Short satirical linked stories on the reaction to Trump, the hypocrisies of liberalism and living in a post-truth America
Almost-true stories for a post-truth world
Wrong! Not Nice! Sad!
A Manhattan party on election night. Liberal media types gather with big grins and high-end canapés to watch the Trump-Clinton results come in, expecting a smooth victory for Hillary. As the outcome shifts and they descend into panic, the host stands abruptly before her guests, confessing a shocking crime of years before.
What follows is a series of witty, cutting, addictive tales of Trump times, portraying Democrats and Republicans in a divided America, from powerful to powerless, angry to thwarted, from a Starbucks barista who dreams of making it on the stage, to a couple whose online date goes bitterly awry, to a charmingly wicked U.S. businessman living undercover in rural Italy. Basket of Deplorables is a timely take on the craziness of today: almost-true fiction for a post-truth world.
Inventive and amusing . . . Irresistible, like a blend of Roald Dahl's short fiction, Charlie Brooker's Black Mirror series and David Foster Wallace's Brief Interviews with Hideous Men . . . Once today's news has become tomorrow's online archive, this will be the one still worth reading — Claire Lowdon, Times Literary Supplement
These five linked stories share the same deft characterisation, buoyant wit and imaginative richness of Rachman's lauded novels . . . Prescient and clever and it is a quick and delightful read. — Nick Curtis, Evening Standard
Rachman's masterful collection provides an early literary look at Trump-era America . . . Slick, entertaining hot takes from a former journalist sacrifice nothing in sophistication despite their speedy turnaround . . . Superbly choreographed . . . These bang-up-to-the-minute stories feel like essential reading as we get to grips with a bizarre new era — Peter Beech, Guardian
Rachman has delivered a survey of contemporary America with a dash of sci-fi that disses liberal snowflakes and triumphalist Trumpsters alike . . . addressing the post-truth world. Rachman is also astute about how dependent we have become on the technology that now feeds us fake news and distraction — Nick Curtis, i Paper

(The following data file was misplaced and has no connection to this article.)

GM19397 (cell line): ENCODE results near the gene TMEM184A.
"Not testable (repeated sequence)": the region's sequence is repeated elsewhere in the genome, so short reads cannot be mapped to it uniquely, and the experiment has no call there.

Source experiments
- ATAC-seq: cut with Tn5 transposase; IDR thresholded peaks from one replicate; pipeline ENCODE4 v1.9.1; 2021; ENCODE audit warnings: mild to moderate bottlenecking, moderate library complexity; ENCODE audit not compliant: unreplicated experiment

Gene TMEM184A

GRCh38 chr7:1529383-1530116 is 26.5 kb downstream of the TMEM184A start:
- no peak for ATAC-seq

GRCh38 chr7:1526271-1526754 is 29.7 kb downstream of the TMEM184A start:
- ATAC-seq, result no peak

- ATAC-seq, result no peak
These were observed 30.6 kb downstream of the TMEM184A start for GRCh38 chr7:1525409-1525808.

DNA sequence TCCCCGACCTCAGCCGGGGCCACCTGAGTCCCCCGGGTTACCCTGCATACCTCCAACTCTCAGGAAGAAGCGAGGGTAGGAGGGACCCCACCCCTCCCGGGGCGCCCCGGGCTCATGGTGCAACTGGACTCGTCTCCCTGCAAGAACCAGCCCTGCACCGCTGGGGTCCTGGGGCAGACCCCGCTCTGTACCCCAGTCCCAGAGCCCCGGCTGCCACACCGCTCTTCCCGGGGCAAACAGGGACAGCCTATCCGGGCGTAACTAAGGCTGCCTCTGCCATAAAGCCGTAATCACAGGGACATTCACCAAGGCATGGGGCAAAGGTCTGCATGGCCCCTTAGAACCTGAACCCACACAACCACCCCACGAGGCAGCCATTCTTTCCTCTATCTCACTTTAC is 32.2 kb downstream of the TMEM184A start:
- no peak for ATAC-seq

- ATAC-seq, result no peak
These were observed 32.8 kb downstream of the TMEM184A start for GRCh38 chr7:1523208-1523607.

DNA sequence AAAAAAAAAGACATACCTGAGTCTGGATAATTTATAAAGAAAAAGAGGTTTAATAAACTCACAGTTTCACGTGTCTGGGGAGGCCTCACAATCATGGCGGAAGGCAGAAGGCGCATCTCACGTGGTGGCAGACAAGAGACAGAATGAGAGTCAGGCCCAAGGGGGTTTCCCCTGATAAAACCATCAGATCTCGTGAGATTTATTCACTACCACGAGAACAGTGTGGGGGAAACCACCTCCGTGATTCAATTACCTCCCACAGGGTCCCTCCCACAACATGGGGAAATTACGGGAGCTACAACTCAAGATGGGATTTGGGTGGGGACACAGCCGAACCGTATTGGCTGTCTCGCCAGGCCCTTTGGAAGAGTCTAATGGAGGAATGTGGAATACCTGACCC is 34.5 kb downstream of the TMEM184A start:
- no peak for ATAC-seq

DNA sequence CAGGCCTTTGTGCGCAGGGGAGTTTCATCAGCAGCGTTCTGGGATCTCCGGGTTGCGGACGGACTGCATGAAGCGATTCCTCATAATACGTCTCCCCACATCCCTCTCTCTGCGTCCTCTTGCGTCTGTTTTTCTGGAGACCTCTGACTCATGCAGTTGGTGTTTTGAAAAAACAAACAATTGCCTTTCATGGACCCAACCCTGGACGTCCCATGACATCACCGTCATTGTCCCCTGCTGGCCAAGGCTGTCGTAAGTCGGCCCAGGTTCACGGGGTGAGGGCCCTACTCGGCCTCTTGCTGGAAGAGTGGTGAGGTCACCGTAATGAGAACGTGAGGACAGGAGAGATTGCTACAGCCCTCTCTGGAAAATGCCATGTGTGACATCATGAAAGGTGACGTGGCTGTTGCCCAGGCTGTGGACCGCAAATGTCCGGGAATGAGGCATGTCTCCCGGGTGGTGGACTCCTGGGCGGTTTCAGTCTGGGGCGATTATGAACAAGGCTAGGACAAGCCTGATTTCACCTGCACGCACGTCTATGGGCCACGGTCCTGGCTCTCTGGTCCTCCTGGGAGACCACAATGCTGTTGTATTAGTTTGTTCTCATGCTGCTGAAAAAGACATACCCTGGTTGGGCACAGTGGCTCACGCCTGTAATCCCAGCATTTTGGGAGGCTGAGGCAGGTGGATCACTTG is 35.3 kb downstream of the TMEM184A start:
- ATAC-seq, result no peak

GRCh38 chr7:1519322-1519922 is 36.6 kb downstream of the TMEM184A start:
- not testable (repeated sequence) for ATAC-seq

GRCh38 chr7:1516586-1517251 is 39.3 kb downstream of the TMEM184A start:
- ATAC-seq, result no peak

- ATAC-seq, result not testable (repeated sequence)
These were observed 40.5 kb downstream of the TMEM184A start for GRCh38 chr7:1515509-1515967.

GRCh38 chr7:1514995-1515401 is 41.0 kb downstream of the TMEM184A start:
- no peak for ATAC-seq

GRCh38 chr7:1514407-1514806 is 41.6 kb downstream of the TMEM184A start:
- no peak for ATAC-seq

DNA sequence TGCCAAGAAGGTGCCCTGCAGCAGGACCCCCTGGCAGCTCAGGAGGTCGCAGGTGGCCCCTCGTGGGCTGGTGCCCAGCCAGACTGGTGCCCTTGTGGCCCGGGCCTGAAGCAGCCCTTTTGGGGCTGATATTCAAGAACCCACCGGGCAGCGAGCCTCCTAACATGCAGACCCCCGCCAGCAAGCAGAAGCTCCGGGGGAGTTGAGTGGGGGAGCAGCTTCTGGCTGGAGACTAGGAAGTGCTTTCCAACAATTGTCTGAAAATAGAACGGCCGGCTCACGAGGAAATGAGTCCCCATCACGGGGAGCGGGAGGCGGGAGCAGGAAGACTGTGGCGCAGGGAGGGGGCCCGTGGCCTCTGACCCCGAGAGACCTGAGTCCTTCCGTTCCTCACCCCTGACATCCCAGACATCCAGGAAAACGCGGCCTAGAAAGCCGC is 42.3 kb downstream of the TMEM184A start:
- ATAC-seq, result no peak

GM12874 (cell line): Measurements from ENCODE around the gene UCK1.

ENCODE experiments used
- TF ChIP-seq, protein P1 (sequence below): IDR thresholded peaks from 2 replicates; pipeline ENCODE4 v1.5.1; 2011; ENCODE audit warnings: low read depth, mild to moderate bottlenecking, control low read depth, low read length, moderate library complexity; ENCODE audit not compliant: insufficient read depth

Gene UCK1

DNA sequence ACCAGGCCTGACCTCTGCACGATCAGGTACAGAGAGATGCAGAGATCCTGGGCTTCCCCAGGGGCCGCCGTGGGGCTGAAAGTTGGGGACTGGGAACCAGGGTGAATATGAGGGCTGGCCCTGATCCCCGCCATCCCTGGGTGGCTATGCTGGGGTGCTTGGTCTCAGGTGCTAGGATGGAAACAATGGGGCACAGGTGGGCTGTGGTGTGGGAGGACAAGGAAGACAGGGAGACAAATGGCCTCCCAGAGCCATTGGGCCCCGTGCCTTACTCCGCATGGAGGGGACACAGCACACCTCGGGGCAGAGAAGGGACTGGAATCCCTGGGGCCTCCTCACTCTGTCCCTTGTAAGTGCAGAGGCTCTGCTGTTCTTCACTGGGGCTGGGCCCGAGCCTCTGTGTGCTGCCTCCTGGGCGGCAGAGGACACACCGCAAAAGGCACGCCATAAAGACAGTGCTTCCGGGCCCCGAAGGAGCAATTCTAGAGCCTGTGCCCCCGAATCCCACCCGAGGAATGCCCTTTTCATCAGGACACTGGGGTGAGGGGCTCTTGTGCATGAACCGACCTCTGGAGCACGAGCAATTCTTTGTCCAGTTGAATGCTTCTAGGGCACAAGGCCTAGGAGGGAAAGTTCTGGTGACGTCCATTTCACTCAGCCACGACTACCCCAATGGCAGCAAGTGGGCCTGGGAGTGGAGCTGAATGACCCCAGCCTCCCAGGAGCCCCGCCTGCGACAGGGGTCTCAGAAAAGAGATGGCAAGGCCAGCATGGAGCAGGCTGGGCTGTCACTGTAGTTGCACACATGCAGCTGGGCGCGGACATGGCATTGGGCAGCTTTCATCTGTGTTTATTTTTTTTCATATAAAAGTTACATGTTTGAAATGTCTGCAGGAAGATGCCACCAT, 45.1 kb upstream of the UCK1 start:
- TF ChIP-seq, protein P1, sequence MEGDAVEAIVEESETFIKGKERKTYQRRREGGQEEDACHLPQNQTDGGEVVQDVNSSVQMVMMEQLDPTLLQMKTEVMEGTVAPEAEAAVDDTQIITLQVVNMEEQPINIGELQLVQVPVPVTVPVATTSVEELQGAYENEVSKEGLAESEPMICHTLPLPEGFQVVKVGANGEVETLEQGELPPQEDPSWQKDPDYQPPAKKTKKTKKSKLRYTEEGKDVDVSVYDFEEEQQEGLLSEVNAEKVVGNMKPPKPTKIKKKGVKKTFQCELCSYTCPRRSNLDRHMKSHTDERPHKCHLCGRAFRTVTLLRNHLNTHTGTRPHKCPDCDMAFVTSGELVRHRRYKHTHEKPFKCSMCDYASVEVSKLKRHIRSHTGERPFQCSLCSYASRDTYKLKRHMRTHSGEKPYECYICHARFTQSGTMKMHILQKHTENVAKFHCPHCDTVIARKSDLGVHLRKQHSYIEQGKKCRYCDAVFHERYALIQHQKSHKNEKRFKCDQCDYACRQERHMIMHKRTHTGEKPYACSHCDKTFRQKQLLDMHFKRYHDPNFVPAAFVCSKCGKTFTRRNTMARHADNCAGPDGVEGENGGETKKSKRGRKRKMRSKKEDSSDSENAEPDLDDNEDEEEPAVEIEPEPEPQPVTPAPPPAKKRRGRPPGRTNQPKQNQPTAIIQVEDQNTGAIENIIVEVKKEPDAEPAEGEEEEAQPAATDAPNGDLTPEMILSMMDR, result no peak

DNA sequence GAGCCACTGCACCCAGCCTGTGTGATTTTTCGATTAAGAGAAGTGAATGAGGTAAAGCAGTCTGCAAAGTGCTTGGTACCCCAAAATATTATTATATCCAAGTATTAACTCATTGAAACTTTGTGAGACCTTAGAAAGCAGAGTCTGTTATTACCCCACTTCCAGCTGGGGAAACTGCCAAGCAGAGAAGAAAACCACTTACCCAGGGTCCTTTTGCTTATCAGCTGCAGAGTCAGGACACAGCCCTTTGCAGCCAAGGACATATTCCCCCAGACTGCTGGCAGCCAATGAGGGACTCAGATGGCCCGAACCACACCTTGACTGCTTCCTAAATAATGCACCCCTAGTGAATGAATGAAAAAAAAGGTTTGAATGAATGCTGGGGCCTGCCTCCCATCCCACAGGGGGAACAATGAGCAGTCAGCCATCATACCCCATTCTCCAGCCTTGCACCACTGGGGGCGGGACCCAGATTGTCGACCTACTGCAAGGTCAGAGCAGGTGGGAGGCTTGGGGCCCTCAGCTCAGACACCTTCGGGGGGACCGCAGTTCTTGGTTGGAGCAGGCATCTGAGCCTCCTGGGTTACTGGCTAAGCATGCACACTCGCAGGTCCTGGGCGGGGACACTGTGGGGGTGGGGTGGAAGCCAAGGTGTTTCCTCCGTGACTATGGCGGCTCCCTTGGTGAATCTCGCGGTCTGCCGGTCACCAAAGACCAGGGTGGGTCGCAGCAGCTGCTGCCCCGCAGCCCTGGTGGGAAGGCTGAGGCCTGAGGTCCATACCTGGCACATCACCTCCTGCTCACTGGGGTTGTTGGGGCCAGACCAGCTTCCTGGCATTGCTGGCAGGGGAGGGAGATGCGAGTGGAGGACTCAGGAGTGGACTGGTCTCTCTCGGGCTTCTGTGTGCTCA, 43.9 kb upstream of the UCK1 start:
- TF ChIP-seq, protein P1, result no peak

Diverting and satisfying tales, laced with just the right amount of caustic wit — Alastair Mabbott, Sunday Herald
Tom Rachman paints the post-truth world in broad brushstrokes . . . Spry observations of (mostly) larger-than-life characters who represent the angry, bewildered citizens of a divided America — Eithne Farry, Daily Mail
Rachman is a clever and compelling writer with a terrific turn of phrase and his finger on the pulse of our fast-changing world. These stories are a pleasure to read from start to finish — David Herman, Jewish Chronicle
A neat web of morality tales about dating, faking and going online in post-truth America . . . Brilliantly savage and satirical . . . Rather than a basket of deplorables, he gives us a gallery of grotesques, whose comedy rests on the corruption of their communication. Talk is Rachman's medium, and his talkers maintain perfect pitch throughout. — Frances Wilson, Oldie
Clever wit, sharp observation, and a thread linking them all . . . You'll love this . . . and you'll have a good laugh — Jon Wise, Sunday Sport
Terrifically good. Just read them in one swoop. — India Knight
The premise is a terrific one . . . Rachman's deft cultural references and his acute skewering of American culture make for uncomfortably precise satire — Sophie Gilbert, Atlantic
Rachman's fictional short stories somehow provide much comfort and understanding in a bonkers era . . . This might well be the first literary example of "When life gives you lemons..." — Emerald Street